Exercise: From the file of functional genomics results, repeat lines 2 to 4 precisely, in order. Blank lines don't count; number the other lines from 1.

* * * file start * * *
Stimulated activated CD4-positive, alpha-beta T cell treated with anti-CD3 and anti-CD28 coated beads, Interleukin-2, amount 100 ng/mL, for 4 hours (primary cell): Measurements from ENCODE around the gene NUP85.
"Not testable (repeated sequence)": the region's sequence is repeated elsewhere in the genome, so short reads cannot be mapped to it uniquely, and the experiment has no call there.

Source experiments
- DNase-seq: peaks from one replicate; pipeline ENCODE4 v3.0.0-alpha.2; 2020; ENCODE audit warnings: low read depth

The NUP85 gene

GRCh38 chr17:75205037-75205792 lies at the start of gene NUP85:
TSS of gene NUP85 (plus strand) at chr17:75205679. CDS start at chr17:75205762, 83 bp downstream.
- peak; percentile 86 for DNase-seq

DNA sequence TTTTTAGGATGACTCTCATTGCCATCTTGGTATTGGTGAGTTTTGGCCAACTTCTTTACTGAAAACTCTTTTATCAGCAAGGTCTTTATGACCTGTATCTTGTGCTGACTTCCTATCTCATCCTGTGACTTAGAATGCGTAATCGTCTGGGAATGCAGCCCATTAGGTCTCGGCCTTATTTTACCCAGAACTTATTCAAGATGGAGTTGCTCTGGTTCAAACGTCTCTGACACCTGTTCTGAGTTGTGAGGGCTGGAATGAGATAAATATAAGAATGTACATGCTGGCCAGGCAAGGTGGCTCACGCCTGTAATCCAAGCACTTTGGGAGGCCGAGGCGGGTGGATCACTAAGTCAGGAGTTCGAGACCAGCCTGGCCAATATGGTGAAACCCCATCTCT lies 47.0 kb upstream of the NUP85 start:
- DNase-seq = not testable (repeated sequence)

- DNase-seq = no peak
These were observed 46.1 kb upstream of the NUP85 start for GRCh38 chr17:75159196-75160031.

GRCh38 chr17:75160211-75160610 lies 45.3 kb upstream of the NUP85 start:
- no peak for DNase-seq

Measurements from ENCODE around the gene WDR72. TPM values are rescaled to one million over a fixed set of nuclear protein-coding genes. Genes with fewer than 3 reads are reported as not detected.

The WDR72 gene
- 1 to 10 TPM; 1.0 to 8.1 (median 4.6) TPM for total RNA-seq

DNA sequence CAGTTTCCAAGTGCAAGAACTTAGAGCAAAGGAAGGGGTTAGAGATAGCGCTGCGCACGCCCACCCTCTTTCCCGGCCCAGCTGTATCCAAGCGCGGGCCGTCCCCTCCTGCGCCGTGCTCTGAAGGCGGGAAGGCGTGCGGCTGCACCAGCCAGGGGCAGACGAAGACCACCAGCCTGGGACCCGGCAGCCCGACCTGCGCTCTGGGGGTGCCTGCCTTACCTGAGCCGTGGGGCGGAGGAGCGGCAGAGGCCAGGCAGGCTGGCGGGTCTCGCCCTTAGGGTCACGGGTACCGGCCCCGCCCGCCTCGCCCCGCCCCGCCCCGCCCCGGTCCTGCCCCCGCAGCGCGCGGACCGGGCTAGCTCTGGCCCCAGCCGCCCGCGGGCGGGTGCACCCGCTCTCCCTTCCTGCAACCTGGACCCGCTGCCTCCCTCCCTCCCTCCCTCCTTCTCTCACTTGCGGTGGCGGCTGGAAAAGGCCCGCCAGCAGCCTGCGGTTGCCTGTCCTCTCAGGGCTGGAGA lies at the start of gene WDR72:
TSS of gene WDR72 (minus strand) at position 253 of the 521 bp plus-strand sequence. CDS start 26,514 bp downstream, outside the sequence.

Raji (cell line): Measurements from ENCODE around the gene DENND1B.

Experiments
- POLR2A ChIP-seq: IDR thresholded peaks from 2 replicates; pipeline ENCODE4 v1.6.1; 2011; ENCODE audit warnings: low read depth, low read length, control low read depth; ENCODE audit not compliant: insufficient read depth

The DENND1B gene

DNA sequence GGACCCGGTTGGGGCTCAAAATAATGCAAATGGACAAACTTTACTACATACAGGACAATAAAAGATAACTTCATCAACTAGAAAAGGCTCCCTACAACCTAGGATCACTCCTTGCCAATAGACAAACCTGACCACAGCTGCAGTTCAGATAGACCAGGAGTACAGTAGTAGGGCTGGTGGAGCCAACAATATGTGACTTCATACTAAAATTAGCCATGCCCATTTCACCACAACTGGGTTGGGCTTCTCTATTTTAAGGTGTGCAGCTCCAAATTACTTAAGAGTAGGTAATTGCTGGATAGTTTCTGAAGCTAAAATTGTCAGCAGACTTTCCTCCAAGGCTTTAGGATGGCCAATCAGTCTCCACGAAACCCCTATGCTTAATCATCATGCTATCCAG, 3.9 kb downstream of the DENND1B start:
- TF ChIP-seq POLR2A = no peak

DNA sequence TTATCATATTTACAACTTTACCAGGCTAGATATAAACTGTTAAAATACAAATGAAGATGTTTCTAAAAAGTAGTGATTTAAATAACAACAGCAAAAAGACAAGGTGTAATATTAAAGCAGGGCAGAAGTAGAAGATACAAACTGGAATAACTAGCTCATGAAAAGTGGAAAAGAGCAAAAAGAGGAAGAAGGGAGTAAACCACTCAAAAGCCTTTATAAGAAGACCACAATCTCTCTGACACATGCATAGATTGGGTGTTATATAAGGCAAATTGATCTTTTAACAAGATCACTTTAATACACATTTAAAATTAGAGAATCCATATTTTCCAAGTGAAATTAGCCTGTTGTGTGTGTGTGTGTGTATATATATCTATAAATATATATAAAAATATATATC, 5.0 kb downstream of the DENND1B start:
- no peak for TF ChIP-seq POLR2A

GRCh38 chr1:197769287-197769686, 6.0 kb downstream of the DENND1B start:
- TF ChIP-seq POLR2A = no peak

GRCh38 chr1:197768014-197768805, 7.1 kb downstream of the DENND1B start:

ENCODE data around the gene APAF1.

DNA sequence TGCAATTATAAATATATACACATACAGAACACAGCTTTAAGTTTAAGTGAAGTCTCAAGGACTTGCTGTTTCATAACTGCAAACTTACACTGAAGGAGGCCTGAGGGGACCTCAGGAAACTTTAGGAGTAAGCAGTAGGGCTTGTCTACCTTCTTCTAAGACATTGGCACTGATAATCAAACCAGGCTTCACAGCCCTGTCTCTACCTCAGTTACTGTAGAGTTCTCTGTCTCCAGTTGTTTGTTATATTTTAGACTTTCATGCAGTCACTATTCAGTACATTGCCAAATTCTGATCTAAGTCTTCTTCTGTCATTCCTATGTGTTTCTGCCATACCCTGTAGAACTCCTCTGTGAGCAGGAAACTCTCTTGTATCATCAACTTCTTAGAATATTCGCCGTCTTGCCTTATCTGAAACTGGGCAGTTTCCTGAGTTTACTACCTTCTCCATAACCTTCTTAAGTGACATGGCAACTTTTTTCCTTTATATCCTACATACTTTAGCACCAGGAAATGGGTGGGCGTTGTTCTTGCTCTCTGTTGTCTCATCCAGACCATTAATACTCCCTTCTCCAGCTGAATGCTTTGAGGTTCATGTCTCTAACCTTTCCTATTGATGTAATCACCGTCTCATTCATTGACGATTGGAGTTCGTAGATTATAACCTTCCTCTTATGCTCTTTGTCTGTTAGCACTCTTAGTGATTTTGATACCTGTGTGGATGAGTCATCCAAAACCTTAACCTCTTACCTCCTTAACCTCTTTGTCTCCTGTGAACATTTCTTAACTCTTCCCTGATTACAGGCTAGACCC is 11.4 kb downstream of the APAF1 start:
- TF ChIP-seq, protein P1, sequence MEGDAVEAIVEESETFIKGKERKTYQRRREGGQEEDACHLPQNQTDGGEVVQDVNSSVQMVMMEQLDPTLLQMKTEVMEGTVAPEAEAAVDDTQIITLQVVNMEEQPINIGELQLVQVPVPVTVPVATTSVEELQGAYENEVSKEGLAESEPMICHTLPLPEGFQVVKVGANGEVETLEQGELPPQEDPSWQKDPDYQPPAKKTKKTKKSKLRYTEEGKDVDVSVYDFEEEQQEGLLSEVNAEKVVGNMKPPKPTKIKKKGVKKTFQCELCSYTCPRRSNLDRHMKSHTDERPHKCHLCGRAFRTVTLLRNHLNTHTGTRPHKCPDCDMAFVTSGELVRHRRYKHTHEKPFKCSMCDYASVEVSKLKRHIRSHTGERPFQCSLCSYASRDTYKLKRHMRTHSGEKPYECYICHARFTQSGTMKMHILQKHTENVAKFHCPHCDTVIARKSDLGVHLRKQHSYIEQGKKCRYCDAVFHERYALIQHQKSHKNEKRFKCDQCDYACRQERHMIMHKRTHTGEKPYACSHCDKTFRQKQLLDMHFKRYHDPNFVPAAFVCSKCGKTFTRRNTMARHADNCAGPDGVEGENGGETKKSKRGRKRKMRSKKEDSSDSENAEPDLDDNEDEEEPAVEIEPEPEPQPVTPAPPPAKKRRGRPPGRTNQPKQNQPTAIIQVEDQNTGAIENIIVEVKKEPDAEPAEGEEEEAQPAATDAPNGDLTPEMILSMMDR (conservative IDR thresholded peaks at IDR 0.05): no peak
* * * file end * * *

"Not testable (repeated sequence)": the region's sequence is repeated elsewhere in the genome, so short reads cannot be mapped to it uniquely, and the experiment has no call there.

Source experiments
- DNase-seq: peaks from one replicate; pipeline ENCODE4 v3.0.0-alpha.2; 2020; ENCODE audit warnings: low read depth